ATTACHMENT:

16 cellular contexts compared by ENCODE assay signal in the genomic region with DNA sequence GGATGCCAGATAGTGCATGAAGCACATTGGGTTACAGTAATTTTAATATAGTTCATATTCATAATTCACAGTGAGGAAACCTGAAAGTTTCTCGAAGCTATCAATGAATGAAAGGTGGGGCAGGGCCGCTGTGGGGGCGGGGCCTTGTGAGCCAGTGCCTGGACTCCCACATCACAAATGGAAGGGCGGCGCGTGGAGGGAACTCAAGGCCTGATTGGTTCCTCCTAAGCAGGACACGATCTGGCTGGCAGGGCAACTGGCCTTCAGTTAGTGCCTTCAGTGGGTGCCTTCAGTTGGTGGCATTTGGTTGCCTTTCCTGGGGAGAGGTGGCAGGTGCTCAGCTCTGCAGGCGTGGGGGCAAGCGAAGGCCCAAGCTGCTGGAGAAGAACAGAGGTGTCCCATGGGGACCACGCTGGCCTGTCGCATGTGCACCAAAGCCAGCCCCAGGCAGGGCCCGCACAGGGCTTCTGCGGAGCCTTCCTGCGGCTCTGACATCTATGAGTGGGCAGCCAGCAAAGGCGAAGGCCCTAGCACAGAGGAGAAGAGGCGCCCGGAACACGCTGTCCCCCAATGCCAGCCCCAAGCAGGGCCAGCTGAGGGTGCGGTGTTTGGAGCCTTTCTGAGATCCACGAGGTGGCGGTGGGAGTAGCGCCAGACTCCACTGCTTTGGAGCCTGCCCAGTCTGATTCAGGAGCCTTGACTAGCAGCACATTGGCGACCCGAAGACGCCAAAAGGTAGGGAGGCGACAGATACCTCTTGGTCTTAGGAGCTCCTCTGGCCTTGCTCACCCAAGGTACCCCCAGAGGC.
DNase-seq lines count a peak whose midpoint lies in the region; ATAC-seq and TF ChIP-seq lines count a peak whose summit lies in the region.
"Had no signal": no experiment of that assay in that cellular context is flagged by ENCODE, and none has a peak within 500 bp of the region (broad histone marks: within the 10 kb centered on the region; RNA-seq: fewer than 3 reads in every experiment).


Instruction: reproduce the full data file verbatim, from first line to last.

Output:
16 cellular contexts compared by ENCODE assay signal in the genomic region with DNA sequence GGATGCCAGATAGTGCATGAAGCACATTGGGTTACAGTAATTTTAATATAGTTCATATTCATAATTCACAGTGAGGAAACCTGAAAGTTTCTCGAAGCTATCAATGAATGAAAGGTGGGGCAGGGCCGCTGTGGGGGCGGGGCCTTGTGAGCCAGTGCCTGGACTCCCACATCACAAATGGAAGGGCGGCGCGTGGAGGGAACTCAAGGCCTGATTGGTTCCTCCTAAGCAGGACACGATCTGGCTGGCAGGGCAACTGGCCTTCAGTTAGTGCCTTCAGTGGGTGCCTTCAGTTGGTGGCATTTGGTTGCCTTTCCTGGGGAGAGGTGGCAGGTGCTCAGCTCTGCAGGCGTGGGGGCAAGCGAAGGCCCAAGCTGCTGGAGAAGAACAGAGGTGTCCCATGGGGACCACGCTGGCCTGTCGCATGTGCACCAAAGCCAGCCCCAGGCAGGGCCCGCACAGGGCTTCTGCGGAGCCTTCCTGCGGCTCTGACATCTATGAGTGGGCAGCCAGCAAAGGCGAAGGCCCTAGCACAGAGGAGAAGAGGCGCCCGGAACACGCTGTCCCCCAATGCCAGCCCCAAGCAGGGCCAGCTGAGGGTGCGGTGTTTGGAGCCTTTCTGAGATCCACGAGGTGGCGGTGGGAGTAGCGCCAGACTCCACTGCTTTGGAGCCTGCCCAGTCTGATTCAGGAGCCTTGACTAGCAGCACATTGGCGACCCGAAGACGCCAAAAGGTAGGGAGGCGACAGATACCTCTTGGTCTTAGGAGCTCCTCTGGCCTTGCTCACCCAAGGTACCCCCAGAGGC.
DNase-seq lines count a peak whose midpoint lies in the region; ATAC-seq and TF ChIP-seq lines count a peak whose summit lies in the region.
"Had no signal": no experiment of that assay in that cellular context is flagged by ENCODE, and none has a peak within 500 bp of the region (broad histone marks: within the 10 kb centered on the region; RNA-seq: fewer than 3 reads in every experiment).